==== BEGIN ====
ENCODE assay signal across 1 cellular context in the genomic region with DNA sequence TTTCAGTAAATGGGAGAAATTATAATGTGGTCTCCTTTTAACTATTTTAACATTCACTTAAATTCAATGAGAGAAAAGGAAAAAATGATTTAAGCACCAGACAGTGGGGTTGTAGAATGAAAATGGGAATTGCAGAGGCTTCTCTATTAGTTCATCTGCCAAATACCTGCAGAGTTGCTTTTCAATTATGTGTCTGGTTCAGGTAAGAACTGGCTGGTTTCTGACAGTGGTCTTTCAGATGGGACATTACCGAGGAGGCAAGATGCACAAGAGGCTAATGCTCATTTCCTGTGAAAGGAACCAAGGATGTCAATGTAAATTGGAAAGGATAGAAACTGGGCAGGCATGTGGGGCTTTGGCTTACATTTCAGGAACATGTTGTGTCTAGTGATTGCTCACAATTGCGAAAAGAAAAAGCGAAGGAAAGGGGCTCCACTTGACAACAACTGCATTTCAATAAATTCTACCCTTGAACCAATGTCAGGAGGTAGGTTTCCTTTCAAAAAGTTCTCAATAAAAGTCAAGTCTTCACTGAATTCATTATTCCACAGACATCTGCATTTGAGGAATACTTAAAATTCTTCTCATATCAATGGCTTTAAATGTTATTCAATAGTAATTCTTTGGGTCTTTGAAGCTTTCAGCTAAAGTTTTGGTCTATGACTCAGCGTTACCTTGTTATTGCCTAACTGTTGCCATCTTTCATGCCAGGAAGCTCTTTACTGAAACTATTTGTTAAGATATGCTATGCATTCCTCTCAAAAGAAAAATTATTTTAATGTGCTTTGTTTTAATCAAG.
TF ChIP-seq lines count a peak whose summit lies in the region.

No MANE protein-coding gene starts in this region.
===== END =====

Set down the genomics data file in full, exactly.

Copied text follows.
ENCODE assay signal across 1 cellular context in the genomic region with DNA sequence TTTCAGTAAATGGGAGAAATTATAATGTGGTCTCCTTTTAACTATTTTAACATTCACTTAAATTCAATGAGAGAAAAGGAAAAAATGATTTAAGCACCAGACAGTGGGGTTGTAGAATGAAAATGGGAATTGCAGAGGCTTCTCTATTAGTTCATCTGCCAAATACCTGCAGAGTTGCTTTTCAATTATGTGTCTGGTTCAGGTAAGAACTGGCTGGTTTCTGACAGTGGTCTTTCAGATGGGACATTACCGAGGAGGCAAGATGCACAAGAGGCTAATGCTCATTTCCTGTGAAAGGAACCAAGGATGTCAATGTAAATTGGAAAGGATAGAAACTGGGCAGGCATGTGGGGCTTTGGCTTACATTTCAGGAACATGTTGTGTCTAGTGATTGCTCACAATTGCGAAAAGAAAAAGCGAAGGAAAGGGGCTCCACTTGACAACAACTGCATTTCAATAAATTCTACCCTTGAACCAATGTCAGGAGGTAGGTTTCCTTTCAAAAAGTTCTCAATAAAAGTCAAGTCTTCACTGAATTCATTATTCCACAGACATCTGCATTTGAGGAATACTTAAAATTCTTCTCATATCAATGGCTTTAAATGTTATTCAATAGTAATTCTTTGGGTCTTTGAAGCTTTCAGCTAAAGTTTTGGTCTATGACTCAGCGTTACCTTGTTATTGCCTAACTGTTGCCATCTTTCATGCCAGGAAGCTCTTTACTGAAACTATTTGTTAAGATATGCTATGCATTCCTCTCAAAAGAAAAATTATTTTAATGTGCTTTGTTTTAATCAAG.
TF ChIP-seq lines count a peak whose summit lies in the region.

No MANE protein-coding gene starts in this region.